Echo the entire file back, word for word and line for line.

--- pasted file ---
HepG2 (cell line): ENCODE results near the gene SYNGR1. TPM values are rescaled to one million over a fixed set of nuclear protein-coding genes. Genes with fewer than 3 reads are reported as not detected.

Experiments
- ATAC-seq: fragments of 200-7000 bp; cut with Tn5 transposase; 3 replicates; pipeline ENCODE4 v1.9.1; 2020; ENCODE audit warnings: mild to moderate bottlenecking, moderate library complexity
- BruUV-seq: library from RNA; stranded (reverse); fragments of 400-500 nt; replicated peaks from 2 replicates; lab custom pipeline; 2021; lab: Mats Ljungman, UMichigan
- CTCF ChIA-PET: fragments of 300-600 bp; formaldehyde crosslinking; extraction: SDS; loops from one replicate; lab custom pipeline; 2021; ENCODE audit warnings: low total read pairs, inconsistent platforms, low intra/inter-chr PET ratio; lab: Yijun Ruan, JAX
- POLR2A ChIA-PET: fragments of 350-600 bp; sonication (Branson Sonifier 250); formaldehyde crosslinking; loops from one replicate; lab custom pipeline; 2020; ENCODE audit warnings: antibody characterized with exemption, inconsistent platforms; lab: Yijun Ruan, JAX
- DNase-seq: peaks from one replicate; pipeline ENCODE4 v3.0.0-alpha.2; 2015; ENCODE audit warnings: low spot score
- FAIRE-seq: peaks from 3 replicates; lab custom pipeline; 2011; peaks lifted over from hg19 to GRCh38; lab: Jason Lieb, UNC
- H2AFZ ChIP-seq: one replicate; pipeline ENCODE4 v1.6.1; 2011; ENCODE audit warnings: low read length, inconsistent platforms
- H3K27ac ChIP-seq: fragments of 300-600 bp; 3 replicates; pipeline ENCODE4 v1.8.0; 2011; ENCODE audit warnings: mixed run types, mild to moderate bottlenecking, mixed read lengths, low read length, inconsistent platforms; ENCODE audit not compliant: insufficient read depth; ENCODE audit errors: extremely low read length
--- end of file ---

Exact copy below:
HepG2 (cell line): ENCODE results near the gene SYNGR1. TPM values are rescaled to one million over a fixed set of nuclear protein-coding genes. Genes with fewer than 3 reads are reported as not detected.

Experiments
- ATAC-seq: fragments of 200-7000 bp; cut with Tn5 transposase; 3 replicates; pipeline ENCODE4 v1.9.1; 2020; ENCODE audit warnings: mild to moderate bottlenecking, moderate library complexity
- BruUV-seq: library from RNA; stranded (reverse); fragments of 400-500 nt; replicated peaks from 2 replicates; lab custom pipeline; 2021; lab: Mats Ljungman, UMichigan
- CTCF ChIA-PET: fragments of 300-600 bp; formaldehyde crosslinking; extraction: SDS; loops from one replicate; lab custom pipeline; 2021; ENCODE audit warnings: low total read pairs, inconsistent platforms, low intra/inter-chr PET ratio; lab: Yijun Ruan, JAX
- POLR2A ChIA-PET: fragments of 350-600 bp; sonication (Branson Sonifier 250); formaldehyde crosslinking; loops from one replicate; lab custom pipeline; 2020; ENCODE audit warnings: antibody characterized with exemption, inconsistent platforms; lab: Yijun Ruan, JAX
- DNase-seq: peaks from one replicate; pipeline ENCODE4 v3.0.0-alpha.2; 2015; ENCODE audit warnings: low spot score
- FAIRE-seq: peaks from 3 replicates; lab custom pipeline; 2011; peaks lifted over from hg19 to GRCh38; lab: Jason Lieb, UNC
- H2AFZ ChIP-seq: one replicate; pipeline ENCODE4 v1.6.1; 2011; ENCODE audit warnings: low read length, inconsistent platforms
- H3K27ac ChIP-seq: fragments of 300-600 bp; 3 replicates; pipeline ENCODE4 v1.8.0; 2011; ENCODE audit warnings: mixed run types, mild to moderate bottlenecking, mixed read lengths, low read length, inconsistent platforms; ENCODE audit not compliant: insufficient read depth; ENCODE audit errors: extremely low read length